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Sep 142023

The entire process of living in Zimbabwe is somewhat of a gamble at the moment, so you could think that there might be very little affinity for going to Zimbabwe’s gambling dens. In reality, it appears to be functioning the opposite way, with the awful market conditions leading to a higher desire to gamble, to try and discover a quick win, a way out of the problems.

For most of the citizens surviving on the abysmal nearby money, there are two popular styles of gaming, the state lottery and Zimbet. Just as with most everywhere else in the world, there is a state lotto where the odds of succeeding are unbelievably low, but then the jackpots are also surprisingly big. It’s been said by market analysts who look at the concept that the majority do not purchase a card with an actual expectation of hitting. Zimbet is based on one of the national or the United Kingston soccer leagues and involves determining the results of future matches.

Zimbabwe’s casinos, on the other hand, pander to the astonishingly rich of the nation and sightseers. Until not long ago, there was a very big tourist industry, based on nature trips and trips to Victoria Falls. The economic anxiety and associated crime have carved into this trade.

Amongst Zimbabwe’s casinos, there are two in the capital, Harare, the Carribea Bay Resort and Casino, which has five gaming tables and one armed bandits, and the Plumtree gambling den, which has only slot machine games. The Zambesi Valley Hotel and Entertainment Center in Kariba also has only slots. Mutare has the Monclair Hotel and Casino and the Leopard Rock Hotel and Casino, the pair of which offer gaming tables, one armed bandits and electronic poker machines, and Victoria Falls has the Elephant Hills Hotel and Casino and the Makasa Sun Hotel and Casino, both of which has slot machines and table games.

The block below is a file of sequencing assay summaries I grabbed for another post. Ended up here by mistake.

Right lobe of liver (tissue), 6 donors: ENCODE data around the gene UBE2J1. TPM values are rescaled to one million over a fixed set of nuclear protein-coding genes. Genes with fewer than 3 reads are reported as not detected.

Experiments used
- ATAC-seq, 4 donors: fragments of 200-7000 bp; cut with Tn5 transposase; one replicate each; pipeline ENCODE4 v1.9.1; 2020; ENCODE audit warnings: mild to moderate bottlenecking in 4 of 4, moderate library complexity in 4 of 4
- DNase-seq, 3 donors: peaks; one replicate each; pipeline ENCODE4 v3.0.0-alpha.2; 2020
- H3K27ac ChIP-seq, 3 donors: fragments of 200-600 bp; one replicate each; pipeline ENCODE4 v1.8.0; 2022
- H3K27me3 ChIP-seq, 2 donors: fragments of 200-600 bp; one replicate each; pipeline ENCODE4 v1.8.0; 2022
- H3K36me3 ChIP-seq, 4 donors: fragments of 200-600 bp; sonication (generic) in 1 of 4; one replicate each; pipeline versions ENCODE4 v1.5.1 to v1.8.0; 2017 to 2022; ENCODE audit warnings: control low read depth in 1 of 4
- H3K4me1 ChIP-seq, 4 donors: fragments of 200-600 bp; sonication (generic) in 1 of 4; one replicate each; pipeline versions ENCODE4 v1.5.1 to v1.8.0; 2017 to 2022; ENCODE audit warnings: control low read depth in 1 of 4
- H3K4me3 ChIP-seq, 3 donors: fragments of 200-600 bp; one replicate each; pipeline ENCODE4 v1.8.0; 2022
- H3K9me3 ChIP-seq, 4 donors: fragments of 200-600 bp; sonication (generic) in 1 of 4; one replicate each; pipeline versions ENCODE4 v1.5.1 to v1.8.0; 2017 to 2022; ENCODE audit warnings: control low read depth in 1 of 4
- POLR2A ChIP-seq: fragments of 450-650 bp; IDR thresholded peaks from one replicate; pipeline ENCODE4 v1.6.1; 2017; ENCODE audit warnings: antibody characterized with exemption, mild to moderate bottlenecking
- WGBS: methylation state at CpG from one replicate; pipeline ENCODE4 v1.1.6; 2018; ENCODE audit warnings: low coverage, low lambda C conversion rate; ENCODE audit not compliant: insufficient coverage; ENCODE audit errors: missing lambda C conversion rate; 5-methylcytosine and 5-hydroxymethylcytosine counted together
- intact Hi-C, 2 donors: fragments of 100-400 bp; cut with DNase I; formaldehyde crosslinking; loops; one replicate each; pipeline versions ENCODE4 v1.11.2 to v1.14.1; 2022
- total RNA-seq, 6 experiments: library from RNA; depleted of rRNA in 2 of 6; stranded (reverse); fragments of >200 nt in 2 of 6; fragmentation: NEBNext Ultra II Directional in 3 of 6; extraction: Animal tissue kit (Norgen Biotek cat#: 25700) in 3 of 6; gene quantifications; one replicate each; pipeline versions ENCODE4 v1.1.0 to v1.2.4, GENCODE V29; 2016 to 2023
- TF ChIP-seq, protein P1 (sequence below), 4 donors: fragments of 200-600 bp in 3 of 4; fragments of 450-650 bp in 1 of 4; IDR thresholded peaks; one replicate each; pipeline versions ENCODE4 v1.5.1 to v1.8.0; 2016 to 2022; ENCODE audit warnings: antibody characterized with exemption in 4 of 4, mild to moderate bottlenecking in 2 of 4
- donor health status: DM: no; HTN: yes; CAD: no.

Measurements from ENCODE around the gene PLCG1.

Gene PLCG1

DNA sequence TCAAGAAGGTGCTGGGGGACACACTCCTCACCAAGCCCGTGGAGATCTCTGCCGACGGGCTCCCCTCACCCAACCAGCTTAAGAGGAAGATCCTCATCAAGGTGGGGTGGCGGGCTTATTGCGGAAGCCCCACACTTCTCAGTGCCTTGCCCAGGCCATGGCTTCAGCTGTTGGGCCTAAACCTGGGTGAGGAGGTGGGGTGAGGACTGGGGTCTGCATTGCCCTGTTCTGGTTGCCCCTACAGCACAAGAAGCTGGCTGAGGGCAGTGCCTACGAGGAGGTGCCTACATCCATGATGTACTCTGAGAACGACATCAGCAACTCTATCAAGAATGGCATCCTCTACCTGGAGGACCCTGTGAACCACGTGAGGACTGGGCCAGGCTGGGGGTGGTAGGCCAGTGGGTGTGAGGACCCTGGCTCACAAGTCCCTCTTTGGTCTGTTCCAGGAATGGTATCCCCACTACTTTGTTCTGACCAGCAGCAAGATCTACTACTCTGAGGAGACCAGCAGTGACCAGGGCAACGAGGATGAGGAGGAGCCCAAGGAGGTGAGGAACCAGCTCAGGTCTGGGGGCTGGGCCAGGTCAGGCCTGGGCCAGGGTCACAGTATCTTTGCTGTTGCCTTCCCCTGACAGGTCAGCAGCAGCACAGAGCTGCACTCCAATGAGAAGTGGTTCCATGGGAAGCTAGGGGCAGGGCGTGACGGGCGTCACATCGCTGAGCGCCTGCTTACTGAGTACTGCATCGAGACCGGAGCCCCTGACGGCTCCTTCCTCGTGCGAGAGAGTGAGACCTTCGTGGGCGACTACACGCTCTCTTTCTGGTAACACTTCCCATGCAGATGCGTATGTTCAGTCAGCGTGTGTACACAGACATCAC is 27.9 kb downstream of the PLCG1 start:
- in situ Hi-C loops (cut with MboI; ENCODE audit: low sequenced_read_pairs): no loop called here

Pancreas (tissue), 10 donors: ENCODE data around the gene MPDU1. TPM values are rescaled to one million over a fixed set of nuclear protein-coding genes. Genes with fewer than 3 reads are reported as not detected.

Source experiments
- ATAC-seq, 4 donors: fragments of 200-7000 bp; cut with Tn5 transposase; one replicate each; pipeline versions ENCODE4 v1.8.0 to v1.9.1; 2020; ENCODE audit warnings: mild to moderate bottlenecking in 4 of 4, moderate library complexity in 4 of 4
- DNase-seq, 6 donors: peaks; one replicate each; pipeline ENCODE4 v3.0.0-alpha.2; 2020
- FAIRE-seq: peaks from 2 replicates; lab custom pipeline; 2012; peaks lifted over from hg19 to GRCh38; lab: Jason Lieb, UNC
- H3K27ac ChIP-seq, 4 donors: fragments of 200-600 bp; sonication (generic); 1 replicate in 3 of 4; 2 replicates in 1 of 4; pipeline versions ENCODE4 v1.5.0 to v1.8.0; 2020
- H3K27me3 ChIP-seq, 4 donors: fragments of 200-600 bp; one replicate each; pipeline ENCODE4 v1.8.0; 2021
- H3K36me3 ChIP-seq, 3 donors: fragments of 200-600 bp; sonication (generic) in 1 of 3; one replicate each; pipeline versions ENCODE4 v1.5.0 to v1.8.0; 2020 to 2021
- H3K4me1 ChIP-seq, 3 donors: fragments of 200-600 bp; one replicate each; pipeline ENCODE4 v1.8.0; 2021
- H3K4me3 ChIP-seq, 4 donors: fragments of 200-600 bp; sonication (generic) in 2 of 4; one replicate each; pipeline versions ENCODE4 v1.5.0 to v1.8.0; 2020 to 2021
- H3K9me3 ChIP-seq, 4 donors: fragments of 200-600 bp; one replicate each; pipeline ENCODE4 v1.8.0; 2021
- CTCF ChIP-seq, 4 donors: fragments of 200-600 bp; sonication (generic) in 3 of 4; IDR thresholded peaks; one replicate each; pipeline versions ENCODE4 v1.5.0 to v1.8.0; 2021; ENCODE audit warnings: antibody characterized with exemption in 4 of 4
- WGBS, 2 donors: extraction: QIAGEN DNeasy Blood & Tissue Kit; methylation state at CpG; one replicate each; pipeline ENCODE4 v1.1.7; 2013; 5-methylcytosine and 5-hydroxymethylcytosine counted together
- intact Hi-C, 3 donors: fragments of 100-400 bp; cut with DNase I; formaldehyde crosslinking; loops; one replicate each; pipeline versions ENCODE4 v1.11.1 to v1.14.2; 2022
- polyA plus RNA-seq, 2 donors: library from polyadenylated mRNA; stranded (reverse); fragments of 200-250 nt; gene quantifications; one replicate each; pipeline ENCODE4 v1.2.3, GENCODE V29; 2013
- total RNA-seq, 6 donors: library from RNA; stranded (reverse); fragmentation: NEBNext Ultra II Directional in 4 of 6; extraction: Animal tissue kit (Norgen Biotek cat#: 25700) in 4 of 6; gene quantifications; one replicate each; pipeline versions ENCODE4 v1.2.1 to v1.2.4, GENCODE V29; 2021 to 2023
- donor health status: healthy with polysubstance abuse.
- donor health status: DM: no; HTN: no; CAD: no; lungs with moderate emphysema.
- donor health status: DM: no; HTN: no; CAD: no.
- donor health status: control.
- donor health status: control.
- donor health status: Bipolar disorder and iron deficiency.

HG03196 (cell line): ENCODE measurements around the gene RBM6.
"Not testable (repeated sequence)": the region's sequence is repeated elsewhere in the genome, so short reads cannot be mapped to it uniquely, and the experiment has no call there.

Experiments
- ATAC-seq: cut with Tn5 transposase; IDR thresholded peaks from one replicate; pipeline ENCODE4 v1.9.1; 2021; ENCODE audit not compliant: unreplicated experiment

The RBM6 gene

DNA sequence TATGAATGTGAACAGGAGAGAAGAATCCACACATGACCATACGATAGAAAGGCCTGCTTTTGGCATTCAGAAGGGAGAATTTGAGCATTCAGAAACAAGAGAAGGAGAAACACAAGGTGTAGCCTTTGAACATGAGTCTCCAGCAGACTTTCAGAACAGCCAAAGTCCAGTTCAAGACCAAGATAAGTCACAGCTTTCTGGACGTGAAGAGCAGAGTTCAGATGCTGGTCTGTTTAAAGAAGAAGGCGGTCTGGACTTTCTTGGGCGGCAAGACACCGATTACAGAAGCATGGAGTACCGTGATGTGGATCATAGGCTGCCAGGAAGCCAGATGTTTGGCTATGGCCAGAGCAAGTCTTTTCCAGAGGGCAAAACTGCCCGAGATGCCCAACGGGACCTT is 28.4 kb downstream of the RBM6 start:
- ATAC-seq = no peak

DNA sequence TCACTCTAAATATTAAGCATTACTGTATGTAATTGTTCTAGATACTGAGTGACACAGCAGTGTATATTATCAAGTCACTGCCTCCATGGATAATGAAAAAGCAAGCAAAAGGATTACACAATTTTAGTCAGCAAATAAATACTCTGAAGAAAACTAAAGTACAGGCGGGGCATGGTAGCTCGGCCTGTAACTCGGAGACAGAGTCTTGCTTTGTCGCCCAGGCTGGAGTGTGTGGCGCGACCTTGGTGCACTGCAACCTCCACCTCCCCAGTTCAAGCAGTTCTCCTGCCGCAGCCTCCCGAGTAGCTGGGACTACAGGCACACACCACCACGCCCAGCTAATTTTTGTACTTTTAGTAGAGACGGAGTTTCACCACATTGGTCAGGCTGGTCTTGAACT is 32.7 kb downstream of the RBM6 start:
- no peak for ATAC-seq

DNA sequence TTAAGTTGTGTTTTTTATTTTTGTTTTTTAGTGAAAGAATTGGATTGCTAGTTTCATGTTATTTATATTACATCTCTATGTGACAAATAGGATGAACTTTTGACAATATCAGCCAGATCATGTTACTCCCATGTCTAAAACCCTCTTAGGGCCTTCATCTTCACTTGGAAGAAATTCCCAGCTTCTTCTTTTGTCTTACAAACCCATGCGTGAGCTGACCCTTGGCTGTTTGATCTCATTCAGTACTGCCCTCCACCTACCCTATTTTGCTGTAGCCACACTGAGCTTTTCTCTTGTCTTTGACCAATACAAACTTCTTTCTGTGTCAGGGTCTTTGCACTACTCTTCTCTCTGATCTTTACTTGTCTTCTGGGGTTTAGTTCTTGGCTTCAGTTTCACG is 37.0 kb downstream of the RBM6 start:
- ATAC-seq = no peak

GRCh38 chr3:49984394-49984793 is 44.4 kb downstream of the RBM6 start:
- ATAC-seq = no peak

In addition to Zimbabwe’s gambling dens and the aforestated mentioned lottery and Zimbet (which is quite like a pools system), there is a total of 2 horse racing tracks in the country: the Matabeleland Turf Club in Bulawayo (the 2nd city) and the Borrowdale Park in Harare.

Given that the economy has deflated by more than 40% in the past few years and with the connected poverty and conflict that has cropped up, it isn’t well-known how healthy the sightseeing business which is the backbone of Zimbabwe’s gambling halls will do in the in the years to come. How many of them will still be around until things improve is simply unknown.

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